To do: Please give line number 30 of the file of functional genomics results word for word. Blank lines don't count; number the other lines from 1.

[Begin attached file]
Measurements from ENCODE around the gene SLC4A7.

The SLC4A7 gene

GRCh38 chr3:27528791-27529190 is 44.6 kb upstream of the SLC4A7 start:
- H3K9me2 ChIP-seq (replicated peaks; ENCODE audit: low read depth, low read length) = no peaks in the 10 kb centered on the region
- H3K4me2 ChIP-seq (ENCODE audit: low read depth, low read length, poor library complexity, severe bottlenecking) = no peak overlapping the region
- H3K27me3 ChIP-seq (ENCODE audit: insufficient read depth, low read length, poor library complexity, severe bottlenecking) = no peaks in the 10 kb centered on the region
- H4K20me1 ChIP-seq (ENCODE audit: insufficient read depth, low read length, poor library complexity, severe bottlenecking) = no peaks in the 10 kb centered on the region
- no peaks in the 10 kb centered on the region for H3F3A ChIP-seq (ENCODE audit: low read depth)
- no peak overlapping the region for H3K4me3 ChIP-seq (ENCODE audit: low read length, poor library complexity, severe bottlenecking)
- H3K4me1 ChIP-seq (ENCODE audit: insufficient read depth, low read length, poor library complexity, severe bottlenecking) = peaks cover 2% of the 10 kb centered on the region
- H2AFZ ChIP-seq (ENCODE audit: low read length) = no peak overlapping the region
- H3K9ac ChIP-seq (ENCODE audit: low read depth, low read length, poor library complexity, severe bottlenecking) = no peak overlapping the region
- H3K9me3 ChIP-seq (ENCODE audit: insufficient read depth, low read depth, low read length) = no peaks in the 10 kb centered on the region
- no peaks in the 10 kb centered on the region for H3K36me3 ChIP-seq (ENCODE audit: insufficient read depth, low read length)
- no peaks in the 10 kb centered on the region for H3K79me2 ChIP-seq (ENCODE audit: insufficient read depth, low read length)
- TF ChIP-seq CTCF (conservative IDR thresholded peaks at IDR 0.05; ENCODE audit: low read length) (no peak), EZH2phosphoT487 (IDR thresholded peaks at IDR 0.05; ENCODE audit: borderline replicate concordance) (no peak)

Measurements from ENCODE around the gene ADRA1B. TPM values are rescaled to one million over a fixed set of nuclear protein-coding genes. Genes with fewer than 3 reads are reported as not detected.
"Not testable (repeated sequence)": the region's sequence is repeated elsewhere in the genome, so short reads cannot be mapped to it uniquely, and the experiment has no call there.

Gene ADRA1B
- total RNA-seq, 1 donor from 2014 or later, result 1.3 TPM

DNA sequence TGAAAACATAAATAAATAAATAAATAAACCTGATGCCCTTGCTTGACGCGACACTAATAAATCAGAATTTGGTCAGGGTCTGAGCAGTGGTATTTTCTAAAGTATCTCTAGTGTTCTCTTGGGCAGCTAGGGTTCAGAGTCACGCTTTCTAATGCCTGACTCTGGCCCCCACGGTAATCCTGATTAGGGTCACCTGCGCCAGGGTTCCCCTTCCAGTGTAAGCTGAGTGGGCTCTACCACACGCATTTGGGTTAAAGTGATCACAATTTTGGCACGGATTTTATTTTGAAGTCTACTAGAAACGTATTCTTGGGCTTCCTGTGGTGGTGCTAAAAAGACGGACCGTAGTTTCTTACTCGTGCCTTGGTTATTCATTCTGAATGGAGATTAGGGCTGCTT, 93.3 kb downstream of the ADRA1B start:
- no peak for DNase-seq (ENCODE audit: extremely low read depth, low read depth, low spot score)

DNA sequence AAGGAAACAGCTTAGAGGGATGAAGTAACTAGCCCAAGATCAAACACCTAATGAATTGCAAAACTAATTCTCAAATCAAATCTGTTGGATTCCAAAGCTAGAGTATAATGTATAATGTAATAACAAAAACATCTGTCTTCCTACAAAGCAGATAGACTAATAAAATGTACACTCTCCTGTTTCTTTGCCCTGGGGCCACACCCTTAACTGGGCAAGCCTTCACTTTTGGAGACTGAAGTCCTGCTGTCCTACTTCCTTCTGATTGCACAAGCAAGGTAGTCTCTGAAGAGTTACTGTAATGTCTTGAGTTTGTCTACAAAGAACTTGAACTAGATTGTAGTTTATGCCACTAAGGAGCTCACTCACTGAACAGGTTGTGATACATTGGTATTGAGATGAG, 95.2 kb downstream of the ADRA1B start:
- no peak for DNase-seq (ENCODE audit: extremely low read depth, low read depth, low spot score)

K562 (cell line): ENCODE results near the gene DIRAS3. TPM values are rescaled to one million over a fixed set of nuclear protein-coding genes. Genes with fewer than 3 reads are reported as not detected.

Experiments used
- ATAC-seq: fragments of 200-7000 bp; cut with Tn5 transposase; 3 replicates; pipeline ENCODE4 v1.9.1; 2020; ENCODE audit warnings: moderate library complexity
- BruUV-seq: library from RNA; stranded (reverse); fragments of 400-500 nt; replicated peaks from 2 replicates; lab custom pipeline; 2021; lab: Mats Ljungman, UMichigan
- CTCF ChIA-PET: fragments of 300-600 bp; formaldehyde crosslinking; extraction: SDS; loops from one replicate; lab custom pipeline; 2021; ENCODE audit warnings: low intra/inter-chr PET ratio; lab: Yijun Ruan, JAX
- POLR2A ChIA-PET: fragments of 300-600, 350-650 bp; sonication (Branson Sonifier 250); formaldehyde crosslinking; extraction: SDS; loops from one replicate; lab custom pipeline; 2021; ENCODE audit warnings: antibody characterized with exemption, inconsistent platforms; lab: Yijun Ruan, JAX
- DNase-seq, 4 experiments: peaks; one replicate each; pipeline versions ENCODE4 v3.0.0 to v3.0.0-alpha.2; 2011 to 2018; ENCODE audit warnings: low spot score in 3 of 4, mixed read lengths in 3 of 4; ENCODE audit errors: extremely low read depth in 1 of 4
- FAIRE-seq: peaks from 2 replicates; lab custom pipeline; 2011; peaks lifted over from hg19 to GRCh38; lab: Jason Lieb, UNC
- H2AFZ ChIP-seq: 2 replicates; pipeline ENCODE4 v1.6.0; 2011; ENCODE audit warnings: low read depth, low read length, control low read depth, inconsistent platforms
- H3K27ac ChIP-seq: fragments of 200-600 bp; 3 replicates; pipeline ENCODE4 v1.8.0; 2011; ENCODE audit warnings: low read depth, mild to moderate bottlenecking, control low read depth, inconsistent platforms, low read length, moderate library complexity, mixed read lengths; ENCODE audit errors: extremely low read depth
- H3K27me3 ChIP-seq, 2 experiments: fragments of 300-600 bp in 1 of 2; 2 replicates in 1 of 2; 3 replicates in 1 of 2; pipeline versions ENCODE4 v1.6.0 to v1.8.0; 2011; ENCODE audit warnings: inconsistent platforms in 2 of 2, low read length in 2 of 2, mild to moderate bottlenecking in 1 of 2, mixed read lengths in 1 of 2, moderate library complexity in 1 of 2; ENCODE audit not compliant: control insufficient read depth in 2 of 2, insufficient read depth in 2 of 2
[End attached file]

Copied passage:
- POLR2A ChIA-PET: fragments of 300-600, 350-650 bp; sonication (Branson Sonifier 250); formaldehyde crosslinking; extraction: SDS; loops from one replicate; lab custom pipeline; 2021; ENCODE audit warnings: antibody characterized with exemption, inconsistent platforms; lab: Yijun Ruan, JAX